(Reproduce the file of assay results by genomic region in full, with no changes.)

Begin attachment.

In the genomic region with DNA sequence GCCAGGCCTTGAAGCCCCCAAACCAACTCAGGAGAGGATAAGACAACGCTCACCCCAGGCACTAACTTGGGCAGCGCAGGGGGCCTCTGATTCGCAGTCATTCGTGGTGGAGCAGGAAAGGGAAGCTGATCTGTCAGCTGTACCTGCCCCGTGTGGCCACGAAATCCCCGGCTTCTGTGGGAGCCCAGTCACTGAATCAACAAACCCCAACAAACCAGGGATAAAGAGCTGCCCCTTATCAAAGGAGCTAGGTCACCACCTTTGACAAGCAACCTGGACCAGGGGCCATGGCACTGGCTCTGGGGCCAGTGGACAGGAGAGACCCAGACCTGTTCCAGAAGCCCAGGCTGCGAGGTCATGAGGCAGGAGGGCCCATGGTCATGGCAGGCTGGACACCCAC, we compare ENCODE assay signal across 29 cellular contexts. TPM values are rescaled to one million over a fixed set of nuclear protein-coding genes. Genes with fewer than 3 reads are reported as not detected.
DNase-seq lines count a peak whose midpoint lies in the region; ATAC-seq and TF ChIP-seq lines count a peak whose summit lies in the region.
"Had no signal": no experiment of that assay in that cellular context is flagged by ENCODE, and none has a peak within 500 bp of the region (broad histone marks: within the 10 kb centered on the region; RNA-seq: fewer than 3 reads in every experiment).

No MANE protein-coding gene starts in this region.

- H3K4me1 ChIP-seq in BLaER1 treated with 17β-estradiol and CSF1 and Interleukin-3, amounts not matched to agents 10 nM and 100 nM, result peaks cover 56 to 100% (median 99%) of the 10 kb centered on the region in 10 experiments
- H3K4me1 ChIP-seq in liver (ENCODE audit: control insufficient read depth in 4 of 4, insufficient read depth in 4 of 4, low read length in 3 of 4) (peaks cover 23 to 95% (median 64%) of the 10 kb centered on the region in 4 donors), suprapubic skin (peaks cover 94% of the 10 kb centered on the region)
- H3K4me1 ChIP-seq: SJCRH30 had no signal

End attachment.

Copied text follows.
In the genomic region with DNA sequence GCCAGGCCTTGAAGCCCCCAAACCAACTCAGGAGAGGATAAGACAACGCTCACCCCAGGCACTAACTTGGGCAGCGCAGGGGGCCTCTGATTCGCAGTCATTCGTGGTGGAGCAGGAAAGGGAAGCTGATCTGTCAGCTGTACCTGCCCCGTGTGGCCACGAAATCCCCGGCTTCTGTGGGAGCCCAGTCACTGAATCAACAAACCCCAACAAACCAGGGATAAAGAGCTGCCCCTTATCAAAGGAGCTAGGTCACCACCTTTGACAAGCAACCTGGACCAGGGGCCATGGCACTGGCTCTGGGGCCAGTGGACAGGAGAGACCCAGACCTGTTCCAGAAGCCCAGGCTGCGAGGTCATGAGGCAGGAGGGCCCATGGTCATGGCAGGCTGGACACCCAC, we compare ENCODE assay signal across 29 cellular contexts. TPM values are rescaled to one million over a fixed set of nuclear protein-coding genes. Genes with fewer than 3 reads are reported as not detected.
DNase-seq lines count a peak whose midpoint lies in the region; ATAC-seq and TF ChIP-seq lines count a peak whose summit lies in the region.
"Had no signal": no experiment of that assay in that cellular context is flagged by ENCODE, and none has a peak within 500 bp of the region (broad histone marks: within the 10 kb centered on the region; RNA-seq: fewer than 3 reads in every experiment).

No MANE protein-coding gene starts in this region.

- H3K4me1 ChIP-seq in BLaER1 treated with 17β-estradiol and CSF1 and Interleukin-3, amounts not matched to agents 10 nM and 100 nM, result peaks cover 56 to 100% (median 99%) of the 10 kb centered on the region in 10 experiments
- H3K4me1 ChIP-seq in liver (ENCODE audit: control insufficient read depth in 4 of 4, insufficient read depth in 4 of 4, low read length in 3 of 4) (peaks cover 23 to 95% (median 64%) of the 10 kb centered on the region in 4 donors), suprapubic skin (peaks cover 94% of the 10 kb centered on the region)
- H3K4me1 ChIP-seq: SJCRH30 had no signal